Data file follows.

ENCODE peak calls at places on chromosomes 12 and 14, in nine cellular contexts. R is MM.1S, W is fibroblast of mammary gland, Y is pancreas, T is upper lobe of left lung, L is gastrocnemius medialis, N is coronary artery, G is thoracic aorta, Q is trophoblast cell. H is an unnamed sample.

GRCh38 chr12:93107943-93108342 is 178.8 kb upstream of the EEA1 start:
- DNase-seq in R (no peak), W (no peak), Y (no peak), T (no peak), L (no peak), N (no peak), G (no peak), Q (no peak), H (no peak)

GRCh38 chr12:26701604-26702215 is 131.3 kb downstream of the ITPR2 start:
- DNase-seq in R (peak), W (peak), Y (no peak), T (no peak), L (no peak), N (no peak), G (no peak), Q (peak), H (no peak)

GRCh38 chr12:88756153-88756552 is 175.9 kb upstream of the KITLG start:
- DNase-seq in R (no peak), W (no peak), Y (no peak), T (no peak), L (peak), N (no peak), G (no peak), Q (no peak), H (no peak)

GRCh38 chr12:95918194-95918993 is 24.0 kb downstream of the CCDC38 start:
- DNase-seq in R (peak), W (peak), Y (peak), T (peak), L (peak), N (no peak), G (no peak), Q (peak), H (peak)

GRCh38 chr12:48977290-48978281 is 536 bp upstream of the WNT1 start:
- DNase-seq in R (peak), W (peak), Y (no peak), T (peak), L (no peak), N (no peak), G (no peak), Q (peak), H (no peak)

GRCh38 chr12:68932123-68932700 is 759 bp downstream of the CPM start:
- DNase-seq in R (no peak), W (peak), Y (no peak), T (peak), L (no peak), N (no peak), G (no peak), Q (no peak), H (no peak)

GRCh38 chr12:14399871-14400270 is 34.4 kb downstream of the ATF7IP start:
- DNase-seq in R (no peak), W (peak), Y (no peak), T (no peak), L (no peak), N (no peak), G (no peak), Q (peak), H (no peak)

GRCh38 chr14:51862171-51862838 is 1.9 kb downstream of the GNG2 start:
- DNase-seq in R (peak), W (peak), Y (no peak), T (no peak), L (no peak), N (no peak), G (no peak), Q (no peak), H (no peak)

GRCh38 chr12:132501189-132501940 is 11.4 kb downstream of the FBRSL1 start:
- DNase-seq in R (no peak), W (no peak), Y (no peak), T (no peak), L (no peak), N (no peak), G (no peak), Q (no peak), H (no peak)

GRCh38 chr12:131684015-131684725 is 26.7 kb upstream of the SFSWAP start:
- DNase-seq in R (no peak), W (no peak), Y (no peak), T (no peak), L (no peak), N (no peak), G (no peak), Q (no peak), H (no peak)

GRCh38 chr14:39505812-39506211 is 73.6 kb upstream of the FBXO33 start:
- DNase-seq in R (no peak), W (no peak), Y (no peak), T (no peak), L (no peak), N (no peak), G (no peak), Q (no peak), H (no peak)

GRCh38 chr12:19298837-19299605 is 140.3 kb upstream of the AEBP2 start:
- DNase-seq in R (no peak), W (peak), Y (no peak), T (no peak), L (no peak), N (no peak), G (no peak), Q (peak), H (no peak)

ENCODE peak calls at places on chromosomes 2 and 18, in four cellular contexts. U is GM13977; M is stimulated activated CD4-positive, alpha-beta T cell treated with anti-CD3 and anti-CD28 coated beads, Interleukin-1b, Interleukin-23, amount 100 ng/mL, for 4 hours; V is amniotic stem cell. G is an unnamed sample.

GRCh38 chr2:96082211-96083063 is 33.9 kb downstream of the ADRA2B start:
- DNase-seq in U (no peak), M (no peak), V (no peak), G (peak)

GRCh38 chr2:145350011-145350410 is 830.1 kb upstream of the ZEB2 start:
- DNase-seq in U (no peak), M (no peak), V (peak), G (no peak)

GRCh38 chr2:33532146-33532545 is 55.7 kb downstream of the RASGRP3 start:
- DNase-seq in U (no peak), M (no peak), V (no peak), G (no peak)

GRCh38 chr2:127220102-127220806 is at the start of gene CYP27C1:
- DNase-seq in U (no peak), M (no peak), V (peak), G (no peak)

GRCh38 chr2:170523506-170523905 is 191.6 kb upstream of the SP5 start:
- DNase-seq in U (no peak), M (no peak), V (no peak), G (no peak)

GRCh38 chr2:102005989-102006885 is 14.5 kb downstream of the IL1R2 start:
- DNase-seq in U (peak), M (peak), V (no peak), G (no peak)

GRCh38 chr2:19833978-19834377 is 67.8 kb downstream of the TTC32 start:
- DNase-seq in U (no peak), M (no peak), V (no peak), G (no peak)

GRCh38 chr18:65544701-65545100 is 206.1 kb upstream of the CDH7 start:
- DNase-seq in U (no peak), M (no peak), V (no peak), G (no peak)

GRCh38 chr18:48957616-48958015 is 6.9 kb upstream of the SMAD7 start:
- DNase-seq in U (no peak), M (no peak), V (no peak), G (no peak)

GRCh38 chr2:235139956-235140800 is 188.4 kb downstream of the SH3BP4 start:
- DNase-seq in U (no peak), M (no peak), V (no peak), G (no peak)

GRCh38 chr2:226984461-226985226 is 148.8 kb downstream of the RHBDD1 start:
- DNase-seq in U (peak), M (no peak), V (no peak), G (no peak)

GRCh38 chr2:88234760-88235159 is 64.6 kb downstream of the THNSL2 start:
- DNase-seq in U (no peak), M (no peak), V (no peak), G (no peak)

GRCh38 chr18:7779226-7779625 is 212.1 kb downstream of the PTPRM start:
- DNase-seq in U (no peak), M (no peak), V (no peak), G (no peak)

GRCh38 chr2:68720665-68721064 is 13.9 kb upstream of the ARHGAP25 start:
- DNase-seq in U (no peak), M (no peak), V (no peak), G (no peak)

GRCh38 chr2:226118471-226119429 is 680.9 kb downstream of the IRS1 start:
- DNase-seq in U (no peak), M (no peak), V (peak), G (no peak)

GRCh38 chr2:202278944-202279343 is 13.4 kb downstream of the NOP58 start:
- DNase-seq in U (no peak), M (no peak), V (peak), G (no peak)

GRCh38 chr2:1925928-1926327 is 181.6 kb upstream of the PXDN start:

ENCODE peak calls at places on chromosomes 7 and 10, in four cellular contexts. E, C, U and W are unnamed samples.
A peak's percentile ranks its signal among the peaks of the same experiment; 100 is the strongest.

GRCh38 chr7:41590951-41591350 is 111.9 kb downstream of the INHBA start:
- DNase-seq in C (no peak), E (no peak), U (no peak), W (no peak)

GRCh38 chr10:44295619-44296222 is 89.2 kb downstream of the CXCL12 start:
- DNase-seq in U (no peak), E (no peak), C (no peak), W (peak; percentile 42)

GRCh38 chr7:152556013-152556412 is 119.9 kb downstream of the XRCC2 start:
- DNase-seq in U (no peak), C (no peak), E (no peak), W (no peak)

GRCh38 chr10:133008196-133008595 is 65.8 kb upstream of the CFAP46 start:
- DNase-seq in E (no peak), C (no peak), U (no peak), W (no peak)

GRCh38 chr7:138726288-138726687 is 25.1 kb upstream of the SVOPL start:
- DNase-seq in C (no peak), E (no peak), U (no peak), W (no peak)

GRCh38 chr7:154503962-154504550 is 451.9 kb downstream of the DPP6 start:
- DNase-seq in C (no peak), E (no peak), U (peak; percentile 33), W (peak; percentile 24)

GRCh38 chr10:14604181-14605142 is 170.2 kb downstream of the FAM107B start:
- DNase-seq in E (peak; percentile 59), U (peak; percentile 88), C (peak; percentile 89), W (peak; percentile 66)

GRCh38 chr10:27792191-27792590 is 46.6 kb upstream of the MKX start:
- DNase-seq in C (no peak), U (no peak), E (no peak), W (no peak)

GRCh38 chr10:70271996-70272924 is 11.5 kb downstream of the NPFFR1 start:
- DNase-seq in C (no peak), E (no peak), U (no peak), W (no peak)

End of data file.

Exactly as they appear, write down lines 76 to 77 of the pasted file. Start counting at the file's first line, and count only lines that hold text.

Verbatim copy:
GRCh38 chr10:27792191-27792590 is 46.6 kb upstream of the MKX start:
- DNase-seq in C (no peak), U (no peak), E (no peak), W (no peak)